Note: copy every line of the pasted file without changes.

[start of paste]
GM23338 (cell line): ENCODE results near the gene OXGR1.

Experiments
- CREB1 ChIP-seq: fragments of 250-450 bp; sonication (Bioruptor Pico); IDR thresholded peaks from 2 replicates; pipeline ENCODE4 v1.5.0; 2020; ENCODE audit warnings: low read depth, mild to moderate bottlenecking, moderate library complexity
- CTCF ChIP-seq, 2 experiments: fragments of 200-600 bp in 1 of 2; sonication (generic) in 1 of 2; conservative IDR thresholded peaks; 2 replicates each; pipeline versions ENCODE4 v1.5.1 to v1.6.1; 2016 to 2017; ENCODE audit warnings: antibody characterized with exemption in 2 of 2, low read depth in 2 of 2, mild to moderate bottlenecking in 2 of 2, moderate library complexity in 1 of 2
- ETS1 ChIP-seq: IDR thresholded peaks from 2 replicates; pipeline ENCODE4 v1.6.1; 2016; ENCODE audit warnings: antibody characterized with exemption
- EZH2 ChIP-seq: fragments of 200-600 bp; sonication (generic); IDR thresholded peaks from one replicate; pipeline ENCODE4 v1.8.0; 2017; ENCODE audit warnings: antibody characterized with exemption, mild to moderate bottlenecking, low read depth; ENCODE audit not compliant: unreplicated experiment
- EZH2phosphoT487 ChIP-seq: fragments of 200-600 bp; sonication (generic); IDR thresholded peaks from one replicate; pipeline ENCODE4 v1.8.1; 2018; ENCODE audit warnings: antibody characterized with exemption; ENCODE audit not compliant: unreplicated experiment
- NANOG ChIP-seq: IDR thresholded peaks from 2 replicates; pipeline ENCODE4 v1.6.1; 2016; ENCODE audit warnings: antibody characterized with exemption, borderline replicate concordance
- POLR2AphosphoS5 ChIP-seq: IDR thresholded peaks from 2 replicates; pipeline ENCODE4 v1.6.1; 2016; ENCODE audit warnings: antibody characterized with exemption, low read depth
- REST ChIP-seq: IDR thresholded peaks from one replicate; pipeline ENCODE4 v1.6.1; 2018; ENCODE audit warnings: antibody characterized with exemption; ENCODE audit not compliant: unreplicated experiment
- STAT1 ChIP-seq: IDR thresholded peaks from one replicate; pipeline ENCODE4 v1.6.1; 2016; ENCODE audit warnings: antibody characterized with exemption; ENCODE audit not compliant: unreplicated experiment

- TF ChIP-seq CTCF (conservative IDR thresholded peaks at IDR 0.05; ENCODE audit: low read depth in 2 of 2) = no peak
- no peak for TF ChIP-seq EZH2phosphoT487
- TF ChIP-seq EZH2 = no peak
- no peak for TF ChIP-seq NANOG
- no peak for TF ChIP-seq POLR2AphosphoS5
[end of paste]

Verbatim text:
GM23338 (cell line): ENCODE results near the gene OXGR1.

Experiments
- CREB1 ChIP-seq: fragments of 250-450 bp; sonication (Bioruptor Pico); IDR thresholded peaks from 2 replicates; pipeline ENCODE4 v1.5.0; 2020; ENCODE audit warnings: low read depth, mild to moderate bottlenecking, moderate library complexity
- CTCF ChIP-seq, 2 experiments: fragments of 200-600 bp in 1 of 2; sonication (generic) in 1 of 2; conservative IDR thresholded peaks; 2 replicates each; pipeline versions ENCODE4 v1.5.1 to v1.6.1; 2016 to 2017; ENCODE audit warnings: antibody characterized with exemption in 2 of 2, low read depth in 2 of 2, mild to moderate bottlenecking in 2 of 2, moderate library complexity in 1 of 2
- ETS1 ChIP-seq: IDR thresholded peaks from 2 replicates; pipeline ENCODE4 v1.6.1; 2016; ENCODE audit warnings: antibody characterized with exemption
- EZH2 ChIP-seq: fragments of 200-600 bp; sonication (generic); IDR thresholded peaks from one replicate; pipeline ENCODE4 v1.8.0; 2017; ENCODE audit warnings: antibody characterized with exemption, mild to moderate bottlenecking, low read depth; ENCODE audit not compliant: unreplicated experiment
- EZH2phosphoT487 ChIP-seq: fragments of 200-600 bp; sonication (generic); IDR thresholded peaks from one replicate; pipeline ENCODE4 v1.8.1; 2018; ENCODE audit warnings: antibody characterized with exemption; ENCODE audit not compliant: unreplicated experiment
- NANOG ChIP-seq: IDR thresholded peaks from 2 replicates; pipeline ENCODE4 v1.6.1; 2016; ENCODE audit warnings: antibody characterized with exemption, borderline replicate concordance
- POLR2AphosphoS5 ChIP-seq: IDR thresholded peaks from 2 replicates; pipeline ENCODE4 v1.6.1; 2016; ENCODE audit warnings: antibody characterized with exemption, low read depth
- REST ChIP-seq: IDR thresholded peaks from one replicate; pipeline ENCODE4 v1.6.1; 2018; ENCODE audit warnings: antibody characterized with exemption; ENCODE audit not compliant: unreplicated experiment
- STAT1 ChIP-seq: IDR thresholded peaks from one replicate; pipeline ENCODE4 v1.6.1; 2016; ENCODE audit warnings: antibody characterized with exemption; ENCODE audit not compliant: unreplicated experiment

- TF ChIP-seq CTCF (conservative IDR thresholded peaks at IDR 0.05; ENCODE audit: low read depth in 2 of 2) = no peak
- no peak for TF ChIP-seq EZH2phosphoT487
- TF ChIP-seq EZH2 = no peak
- no peak for TF ChIP-seq NANOG
- no peak for TF ChIP-seq POLR2AphosphoS5